where they came thanks to marine currents and which does that the species of fauna are only in

the world. All the 14 subspecies of tortoises have evolved from a common ancestor. Nine of

them evolved separately in different islands. The remaining five belong to the Island Isabel, the

island are big, each one confined geographically to each of five major volcanoes of the island. At

present three of this subspecies have become extinct. (Beebe 18). The value of Galapagos

tourism to the national economy is estimated at $55 million (de Groot). In the last 10 years, debt-

ridden Ecuador has moved swiftly to take short-term economic advantage of the Galapagos.

Tourism, which generates $175 million a year, is a potential growth industry

Studies are needed to decide how best to proceed to link socio-economic development of the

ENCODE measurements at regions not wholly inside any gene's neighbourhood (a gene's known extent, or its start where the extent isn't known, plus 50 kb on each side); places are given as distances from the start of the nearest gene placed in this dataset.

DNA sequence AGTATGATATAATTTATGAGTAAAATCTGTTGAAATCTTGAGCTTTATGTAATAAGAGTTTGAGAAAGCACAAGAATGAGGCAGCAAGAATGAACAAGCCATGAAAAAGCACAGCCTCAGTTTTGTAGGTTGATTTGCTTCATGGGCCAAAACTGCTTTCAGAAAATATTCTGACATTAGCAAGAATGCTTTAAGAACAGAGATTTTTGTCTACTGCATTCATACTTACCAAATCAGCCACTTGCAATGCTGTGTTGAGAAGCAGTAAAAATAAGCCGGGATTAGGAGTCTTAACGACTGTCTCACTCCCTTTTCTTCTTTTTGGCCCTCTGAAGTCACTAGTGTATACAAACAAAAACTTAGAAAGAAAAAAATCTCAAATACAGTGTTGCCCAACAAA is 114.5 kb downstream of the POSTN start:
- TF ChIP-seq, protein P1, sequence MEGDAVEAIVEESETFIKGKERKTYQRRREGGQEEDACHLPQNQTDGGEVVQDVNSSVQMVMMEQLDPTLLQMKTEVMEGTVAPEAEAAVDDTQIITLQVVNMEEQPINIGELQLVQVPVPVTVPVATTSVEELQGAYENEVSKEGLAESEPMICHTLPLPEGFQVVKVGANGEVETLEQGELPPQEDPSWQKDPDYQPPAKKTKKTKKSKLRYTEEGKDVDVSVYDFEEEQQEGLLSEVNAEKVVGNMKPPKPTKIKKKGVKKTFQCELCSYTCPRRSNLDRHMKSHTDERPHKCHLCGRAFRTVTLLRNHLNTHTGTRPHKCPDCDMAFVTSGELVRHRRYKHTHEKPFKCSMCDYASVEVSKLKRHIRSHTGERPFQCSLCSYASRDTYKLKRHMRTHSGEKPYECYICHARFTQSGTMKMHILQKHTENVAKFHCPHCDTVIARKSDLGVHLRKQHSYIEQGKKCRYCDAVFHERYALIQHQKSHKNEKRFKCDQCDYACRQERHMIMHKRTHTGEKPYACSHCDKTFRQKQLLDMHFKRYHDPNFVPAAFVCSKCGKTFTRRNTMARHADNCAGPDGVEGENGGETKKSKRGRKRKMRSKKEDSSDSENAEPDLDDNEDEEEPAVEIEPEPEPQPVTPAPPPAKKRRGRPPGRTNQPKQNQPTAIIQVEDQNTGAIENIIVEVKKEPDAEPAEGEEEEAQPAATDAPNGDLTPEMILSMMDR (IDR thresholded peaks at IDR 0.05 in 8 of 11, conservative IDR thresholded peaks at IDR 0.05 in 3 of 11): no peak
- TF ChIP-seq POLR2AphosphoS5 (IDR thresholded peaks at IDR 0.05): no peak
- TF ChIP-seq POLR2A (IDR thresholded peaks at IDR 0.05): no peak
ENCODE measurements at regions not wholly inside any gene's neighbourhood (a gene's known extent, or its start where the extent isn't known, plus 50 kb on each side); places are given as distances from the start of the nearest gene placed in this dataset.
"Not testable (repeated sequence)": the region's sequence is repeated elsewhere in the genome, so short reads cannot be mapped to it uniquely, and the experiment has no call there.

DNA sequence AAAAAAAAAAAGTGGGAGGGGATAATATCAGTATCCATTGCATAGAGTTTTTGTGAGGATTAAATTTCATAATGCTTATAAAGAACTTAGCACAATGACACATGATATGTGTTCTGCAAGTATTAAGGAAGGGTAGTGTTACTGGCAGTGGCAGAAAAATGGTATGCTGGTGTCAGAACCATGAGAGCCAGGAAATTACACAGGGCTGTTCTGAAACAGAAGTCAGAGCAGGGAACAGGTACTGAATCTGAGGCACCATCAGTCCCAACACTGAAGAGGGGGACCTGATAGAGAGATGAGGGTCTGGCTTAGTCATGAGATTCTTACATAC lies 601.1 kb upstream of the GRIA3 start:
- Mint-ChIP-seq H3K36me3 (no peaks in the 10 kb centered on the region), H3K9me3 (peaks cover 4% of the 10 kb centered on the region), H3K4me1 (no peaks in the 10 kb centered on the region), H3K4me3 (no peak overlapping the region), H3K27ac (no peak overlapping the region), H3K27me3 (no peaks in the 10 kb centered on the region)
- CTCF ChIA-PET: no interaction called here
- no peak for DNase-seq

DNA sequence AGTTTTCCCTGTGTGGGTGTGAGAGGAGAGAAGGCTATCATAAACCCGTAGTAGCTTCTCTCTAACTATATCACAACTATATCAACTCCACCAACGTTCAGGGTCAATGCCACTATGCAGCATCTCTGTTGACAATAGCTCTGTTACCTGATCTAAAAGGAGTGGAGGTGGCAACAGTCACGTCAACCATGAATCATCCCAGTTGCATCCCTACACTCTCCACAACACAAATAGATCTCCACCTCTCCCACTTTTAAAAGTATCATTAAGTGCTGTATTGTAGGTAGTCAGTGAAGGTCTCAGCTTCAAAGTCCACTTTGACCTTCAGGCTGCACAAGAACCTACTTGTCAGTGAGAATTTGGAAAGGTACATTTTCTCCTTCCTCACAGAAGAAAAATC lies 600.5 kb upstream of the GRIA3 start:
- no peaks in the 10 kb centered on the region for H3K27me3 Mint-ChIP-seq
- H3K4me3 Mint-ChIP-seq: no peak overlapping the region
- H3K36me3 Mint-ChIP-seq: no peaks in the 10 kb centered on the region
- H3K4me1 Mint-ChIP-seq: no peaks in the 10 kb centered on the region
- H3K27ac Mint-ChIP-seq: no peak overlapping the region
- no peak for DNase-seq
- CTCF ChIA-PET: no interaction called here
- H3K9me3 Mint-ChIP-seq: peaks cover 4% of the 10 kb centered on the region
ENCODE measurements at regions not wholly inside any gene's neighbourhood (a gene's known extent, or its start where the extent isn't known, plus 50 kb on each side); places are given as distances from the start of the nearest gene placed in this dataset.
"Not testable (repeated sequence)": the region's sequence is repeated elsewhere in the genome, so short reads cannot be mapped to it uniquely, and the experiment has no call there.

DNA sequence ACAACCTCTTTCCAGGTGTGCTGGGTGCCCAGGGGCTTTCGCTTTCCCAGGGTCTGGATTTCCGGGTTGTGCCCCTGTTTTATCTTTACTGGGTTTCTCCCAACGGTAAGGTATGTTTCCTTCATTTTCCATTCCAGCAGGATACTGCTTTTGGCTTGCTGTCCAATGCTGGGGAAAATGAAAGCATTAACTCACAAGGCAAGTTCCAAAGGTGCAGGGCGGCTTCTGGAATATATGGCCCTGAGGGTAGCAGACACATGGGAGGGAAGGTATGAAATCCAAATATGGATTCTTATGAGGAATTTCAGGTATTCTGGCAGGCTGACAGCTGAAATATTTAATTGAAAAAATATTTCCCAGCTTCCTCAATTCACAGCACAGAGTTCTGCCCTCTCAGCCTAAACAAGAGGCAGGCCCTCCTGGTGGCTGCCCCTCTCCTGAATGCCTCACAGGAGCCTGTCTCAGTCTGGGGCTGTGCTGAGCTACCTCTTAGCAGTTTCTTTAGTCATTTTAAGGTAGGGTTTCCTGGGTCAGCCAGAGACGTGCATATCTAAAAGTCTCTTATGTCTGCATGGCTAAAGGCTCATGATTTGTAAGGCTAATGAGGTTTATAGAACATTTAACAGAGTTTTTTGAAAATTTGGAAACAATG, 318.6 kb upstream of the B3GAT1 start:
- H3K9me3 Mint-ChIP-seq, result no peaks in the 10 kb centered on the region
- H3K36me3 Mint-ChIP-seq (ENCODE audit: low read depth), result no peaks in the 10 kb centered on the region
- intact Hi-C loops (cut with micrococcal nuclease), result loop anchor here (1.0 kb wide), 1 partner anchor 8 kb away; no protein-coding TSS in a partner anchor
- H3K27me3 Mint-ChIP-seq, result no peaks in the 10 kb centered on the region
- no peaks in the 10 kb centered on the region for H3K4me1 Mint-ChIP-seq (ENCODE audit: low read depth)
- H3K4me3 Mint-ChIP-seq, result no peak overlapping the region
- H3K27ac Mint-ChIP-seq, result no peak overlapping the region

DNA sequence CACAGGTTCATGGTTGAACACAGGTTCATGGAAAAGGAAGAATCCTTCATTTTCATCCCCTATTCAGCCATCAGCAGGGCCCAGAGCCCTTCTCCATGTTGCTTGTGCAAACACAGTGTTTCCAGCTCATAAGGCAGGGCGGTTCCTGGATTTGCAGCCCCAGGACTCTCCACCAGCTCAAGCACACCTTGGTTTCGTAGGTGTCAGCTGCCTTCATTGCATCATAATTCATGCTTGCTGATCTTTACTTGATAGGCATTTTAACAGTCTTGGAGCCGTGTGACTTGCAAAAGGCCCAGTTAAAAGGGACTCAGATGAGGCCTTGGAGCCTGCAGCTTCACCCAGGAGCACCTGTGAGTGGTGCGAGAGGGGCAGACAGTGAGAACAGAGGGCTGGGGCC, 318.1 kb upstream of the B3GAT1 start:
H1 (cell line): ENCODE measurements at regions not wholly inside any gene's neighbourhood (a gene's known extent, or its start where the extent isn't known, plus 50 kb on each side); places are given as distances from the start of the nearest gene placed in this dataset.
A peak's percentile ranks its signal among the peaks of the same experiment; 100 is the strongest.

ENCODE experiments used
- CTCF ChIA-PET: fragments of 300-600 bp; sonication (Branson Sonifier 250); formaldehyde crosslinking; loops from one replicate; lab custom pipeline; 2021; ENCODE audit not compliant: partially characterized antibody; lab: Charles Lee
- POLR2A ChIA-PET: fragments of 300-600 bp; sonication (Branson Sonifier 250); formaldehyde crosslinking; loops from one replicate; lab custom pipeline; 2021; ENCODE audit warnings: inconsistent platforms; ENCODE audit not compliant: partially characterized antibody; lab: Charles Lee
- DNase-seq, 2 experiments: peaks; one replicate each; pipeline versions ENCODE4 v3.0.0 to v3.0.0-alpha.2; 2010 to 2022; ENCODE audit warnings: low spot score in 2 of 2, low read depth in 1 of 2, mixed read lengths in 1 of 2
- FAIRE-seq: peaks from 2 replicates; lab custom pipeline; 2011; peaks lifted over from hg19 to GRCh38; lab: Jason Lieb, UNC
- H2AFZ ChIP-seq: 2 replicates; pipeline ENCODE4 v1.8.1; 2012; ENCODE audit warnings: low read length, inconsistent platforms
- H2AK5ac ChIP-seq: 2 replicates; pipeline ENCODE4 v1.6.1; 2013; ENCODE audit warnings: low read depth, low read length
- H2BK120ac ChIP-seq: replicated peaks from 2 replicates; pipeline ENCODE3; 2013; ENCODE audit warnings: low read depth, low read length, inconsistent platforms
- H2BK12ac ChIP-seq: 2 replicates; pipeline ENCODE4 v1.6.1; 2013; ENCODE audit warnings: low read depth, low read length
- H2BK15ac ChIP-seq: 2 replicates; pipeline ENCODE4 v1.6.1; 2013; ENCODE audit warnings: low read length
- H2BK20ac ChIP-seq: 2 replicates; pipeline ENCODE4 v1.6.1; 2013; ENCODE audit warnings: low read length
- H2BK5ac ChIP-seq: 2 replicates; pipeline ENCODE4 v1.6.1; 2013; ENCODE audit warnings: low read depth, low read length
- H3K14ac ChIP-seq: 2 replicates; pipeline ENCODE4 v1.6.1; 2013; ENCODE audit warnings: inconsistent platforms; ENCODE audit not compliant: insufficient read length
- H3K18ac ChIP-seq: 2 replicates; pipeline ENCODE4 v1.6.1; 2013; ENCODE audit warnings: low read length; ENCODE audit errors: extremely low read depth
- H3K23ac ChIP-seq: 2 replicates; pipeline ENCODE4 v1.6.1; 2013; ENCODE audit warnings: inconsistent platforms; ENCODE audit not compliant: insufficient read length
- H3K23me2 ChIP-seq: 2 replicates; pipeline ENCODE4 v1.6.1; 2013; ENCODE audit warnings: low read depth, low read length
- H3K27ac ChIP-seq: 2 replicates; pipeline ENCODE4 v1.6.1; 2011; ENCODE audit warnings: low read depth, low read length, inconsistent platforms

island communities with the protection of the biodiversity. This will include developing an

administrative and operational structure to suit the unique situation of the Galapagos Islands.

(Garret 5)People continue to understand the importance of this World Heritage Site, Biosphere Reserve,

National Park and home to so many endemic species. The tourism is the main generator of income in

Galapagos. It is a very complex sector, constituted by powerful continental businesses, some

of them of capital foreigner, and small and medium local users. As mentioned, two of each three

economically active inhabitants in Galapagos work in direct activities or indirectly related to the

tourism, though the proportions can vary a great deal from an island to another for Ecuador, much of

which is tied to the Islands.(Bowman 7)The conservation of the unique flora and fauna of the Galapagos